Many planners say they want to try out active commutes when in-office work becomes possible. How will a fresh look at their local streets influence planning professionals and planning practice?
A survey of 1,000 planning professionals conducted by Kittelson & Associates asked whether remote work has changed preferences about commuting to work. A surprising number of workers in government and the built environment professions want to try an active commute once they return to the office post-pandemic the survey finds—a change in habits that might reduce the widespread windshield bias that has subtly shaped city decision making for generations.
"Like several broader studies have found, many respondents remain shy of returning to public transportation, but 23 percent of workers who previously took transit every day indicated that they plan to try a bike, walk, or other active commute once they can return to the workplace — compared to about 18 percent that will commute solo by car," writes Kea Wilson.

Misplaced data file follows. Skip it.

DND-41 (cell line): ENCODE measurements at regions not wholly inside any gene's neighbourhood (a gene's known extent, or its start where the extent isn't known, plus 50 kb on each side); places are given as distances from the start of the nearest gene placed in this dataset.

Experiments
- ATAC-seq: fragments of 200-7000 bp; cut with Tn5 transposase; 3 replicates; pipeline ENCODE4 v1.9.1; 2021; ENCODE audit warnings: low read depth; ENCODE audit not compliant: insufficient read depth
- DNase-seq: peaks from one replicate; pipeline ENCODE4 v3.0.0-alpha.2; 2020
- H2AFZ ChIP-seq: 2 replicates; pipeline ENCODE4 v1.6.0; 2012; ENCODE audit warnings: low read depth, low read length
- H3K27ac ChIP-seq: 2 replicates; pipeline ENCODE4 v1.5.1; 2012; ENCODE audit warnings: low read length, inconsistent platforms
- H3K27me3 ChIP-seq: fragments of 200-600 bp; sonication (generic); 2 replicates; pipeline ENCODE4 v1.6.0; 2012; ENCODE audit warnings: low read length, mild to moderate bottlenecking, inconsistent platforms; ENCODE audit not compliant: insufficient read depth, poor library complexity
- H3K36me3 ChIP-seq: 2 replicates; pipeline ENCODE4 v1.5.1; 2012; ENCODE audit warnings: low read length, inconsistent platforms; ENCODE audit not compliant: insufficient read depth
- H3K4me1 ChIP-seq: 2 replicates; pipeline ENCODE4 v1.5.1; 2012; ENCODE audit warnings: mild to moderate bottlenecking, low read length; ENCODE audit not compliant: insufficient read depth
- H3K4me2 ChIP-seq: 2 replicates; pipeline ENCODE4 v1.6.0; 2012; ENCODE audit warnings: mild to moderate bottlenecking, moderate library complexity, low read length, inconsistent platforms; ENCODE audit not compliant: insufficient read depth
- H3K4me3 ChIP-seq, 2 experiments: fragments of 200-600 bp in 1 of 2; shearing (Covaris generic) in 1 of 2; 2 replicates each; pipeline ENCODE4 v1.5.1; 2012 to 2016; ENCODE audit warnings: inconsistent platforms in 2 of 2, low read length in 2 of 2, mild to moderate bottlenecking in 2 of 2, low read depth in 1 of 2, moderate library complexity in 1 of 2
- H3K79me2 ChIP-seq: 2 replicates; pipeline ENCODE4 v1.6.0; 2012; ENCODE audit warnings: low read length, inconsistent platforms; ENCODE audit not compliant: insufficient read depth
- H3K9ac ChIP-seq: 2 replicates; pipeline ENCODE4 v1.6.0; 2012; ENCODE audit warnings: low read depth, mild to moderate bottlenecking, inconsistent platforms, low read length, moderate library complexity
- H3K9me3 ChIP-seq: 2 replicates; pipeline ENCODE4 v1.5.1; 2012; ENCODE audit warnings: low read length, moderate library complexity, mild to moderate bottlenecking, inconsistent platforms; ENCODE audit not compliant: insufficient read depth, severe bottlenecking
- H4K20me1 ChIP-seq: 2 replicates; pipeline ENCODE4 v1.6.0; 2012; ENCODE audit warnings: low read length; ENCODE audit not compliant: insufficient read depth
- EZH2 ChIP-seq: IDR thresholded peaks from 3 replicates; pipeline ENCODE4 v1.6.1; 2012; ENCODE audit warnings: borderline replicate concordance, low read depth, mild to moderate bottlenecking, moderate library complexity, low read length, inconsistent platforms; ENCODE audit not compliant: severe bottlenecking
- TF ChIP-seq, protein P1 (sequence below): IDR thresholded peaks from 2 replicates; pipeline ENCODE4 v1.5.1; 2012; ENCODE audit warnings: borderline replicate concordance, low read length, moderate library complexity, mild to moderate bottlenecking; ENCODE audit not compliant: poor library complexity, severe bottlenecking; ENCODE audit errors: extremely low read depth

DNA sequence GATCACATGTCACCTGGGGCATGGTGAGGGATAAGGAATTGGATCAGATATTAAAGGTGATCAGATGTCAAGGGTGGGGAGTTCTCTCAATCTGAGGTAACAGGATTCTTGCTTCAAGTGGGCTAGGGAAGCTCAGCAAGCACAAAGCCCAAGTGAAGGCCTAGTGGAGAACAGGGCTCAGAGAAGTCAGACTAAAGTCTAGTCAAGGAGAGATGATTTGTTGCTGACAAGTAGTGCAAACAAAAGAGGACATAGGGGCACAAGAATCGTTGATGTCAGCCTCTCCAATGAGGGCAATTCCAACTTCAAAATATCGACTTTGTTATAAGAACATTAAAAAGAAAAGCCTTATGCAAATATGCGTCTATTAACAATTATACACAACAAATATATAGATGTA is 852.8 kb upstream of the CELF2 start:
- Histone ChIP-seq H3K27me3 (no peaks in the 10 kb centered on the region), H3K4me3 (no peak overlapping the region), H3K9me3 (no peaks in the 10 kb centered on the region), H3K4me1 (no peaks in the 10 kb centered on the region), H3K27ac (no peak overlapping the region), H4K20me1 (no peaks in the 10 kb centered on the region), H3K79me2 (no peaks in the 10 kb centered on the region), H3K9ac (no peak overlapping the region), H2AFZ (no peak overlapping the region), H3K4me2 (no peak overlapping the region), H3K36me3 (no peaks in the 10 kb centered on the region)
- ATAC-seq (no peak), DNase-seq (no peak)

Equally important, 44 percent of survey respondents said they would opt for biking or walking over mass transit commutes in the future. Only .5 percent of Americans in the transportation industry chose active commuting in 2014, according to an American Community Survey survey.
"One thing’s for sure: if all these powerful people actually make good on their intentions to try walking, biking, or wheeling to work, they may get a glimpse of their communities they’ve never seen before. And if they don’t like what they see, maybe they’ll start thinking about how to make our roads better for the rest of us," opines Wilson.
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